Jensen’s now-protected tweet — her account is currently private, so Crom only knows what harassment she’s dealt with — asked, “Why is it appropriate for Scholastic to have an easy censorship option? Why is profit more important than fighting back?”
UPDATE: From the comments, which we do not allow, Alert Wonkette Operative “Do Something! Linda” confirms this happened at her school too, noting that her boss, a school district librarian, was asked “this same question” by a Scholastic rep.
Our first book fair will be at the primary school, so kids first grade and under. My boss passed on the diversity thing because there were too many books in with LGBTQ content and they won't sell well, here. We'll probably do the diversity package for middle school.
She also added in a separate comment a reminder that book fairs can suck for poor kids who don’t have the money for overpriced paperbacks (my link, not hers) because they get reminded of it annually when their classmates go on spending sprees. That’s a very legitimate problem and all the more reason for protecting school and public libraries! (Goddammit there should be free books for everyone!)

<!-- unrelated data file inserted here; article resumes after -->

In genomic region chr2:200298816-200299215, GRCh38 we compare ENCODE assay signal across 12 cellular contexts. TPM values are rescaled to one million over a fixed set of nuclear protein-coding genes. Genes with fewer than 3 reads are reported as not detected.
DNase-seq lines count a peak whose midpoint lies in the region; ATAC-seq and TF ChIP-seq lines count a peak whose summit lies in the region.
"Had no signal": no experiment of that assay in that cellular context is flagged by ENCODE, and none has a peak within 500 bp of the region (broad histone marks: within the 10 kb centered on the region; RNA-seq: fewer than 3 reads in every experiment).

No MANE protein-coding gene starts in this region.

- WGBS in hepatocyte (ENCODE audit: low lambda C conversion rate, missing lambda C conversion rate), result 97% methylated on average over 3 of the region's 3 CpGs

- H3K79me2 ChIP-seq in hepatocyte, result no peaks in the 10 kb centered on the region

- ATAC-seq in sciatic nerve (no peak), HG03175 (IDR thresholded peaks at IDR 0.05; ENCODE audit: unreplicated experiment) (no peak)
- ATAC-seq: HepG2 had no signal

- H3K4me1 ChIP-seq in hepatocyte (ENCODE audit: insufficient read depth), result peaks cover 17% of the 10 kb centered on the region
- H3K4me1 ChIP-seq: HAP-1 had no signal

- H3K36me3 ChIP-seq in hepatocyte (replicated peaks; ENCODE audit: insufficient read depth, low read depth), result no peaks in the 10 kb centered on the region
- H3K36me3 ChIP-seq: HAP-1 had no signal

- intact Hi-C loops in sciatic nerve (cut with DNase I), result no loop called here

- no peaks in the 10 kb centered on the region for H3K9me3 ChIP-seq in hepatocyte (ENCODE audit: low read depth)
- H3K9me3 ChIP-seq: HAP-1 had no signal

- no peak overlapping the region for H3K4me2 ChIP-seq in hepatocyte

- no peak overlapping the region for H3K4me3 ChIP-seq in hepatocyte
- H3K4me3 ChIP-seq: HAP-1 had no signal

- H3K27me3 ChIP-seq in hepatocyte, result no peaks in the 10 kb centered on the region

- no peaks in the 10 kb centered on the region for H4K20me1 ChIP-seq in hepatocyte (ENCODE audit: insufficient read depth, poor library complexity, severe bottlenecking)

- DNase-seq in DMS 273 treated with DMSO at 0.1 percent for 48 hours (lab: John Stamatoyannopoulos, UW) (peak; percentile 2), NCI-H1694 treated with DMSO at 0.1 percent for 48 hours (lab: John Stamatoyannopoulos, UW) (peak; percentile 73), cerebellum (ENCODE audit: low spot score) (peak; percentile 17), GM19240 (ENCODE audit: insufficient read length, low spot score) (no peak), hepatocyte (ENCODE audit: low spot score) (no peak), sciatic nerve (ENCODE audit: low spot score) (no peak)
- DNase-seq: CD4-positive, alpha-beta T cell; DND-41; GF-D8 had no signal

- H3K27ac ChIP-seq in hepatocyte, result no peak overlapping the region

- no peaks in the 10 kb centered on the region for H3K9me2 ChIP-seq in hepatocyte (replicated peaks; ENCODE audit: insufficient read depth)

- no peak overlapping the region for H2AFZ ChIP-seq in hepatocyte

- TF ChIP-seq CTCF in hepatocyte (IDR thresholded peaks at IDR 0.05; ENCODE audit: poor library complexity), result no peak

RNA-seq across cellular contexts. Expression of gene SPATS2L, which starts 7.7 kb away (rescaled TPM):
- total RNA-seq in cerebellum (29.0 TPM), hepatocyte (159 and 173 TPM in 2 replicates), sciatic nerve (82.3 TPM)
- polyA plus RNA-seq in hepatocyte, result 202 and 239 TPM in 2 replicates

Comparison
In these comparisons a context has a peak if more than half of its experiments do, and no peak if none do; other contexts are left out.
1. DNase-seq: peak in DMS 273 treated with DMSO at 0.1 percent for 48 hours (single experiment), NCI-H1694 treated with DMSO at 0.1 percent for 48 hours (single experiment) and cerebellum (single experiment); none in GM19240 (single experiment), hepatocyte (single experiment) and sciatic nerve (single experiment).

Normally, you’d think that Scholastic, a publisher of children’s books — especially a publisher whose website features pages titled “Diverse and Inclusive Books to Inspire Young Adults” or “Teach Diversity With Multicultural Books for Pre-K and Kindergarten,” among many others — would be a big opponent of school censors who want to “protect” the precious younglings from ideas that might corrupt them, like pictures of rainbows or those damn gay penguins with their Penguin Lust.